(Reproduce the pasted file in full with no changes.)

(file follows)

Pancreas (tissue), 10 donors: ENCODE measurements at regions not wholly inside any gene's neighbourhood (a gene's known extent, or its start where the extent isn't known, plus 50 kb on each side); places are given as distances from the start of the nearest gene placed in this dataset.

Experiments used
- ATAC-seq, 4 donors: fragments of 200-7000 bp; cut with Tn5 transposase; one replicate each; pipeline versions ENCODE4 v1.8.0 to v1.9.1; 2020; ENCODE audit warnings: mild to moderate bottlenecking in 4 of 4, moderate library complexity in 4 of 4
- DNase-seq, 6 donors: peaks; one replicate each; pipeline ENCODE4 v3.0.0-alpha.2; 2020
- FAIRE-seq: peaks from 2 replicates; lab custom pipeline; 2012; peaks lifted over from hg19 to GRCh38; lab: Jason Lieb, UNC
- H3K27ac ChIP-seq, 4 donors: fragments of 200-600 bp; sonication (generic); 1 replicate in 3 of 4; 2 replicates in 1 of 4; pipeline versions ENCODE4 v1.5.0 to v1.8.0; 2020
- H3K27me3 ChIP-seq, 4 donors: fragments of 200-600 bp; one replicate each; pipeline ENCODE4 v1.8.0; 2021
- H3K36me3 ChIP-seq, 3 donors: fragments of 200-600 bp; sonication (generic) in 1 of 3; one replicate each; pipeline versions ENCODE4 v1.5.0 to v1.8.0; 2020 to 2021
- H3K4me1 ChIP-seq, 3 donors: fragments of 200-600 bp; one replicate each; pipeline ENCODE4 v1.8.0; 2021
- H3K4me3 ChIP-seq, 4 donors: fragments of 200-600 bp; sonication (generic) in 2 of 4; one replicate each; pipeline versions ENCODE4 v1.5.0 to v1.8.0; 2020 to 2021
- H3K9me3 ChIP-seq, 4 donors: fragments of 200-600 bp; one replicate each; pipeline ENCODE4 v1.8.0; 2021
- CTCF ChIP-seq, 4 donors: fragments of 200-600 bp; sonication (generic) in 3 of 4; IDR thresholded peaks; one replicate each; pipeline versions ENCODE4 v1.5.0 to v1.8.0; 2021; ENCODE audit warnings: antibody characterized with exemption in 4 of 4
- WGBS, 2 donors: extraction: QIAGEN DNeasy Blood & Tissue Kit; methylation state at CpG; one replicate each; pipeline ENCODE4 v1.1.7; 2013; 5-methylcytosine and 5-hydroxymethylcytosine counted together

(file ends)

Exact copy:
Pancreas (tissue), 10 donors: ENCODE measurements at regions not wholly inside any gene's neighbourhood (a gene's known extent, or its start where the extent isn't known, plus 50 kb on each side); places are given as distances from the start of the nearest gene placed in this dataset.

Experiments used
- ATAC-seq, 4 donors: fragments of 200-7000 bp; cut with Tn5 transposase; one replicate each; pipeline versions ENCODE4 v1.8.0 to v1.9.1; 2020; ENCODE audit warnings: mild to moderate bottlenecking in 4 of 4, moderate library complexity in 4 of 4
- DNase-seq, 6 donors: peaks; one replicate each; pipeline ENCODE4 v3.0.0-alpha.2; 2020
- FAIRE-seq: peaks from 2 replicates; lab custom pipeline; 2012; peaks lifted over from hg19 to GRCh38; lab: Jason Lieb, UNC
- H3K27ac ChIP-seq, 4 donors: fragments of 200-600 bp; sonication (generic); 1 replicate in 3 of 4; 2 replicates in 1 of 4; pipeline versions ENCODE4 v1.5.0 to v1.8.0; 2020
- H3K27me3 ChIP-seq, 4 donors: fragments of 200-600 bp; one replicate each; pipeline ENCODE4 v1.8.0; 2021
- H3K36me3 ChIP-seq, 3 donors: fragments of 200-600 bp; sonication (generic) in 1 of 3; one replicate each; pipeline versions ENCODE4 v1.5.0 to v1.8.0; 2020 to 2021
- H3K4me1 ChIP-seq, 3 donors: fragments of 200-600 bp; one replicate each; pipeline ENCODE4 v1.8.0; 2021
- H3K4me3 ChIP-seq, 4 donors: fragments of 200-600 bp; sonication (generic) in 2 of 4; one replicate each; pipeline versions ENCODE4 v1.5.0 to v1.8.0; 2020 to 2021
- H3K9me3 ChIP-seq, 4 donors: fragments of 200-600 bp; one replicate each; pipeline ENCODE4 v1.8.0; 2021
- CTCF ChIP-seq, 4 donors: fragments of 200-600 bp; sonication (generic) in 3 of 4; IDR thresholded peaks; one replicate each; pipeline versions ENCODE4 v1.5.0 to v1.8.0; 2021; ENCODE audit warnings: antibody characterized with exemption in 4 of 4
- WGBS, 2 donors: extraction: QIAGEN DNeasy Blood & Tissue Kit; methylation state at CpG; one replicate each; pipeline ENCODE4 v1.1.7; 2013; 5-methylcytosine and 5-hydroxymethylcytosine counted together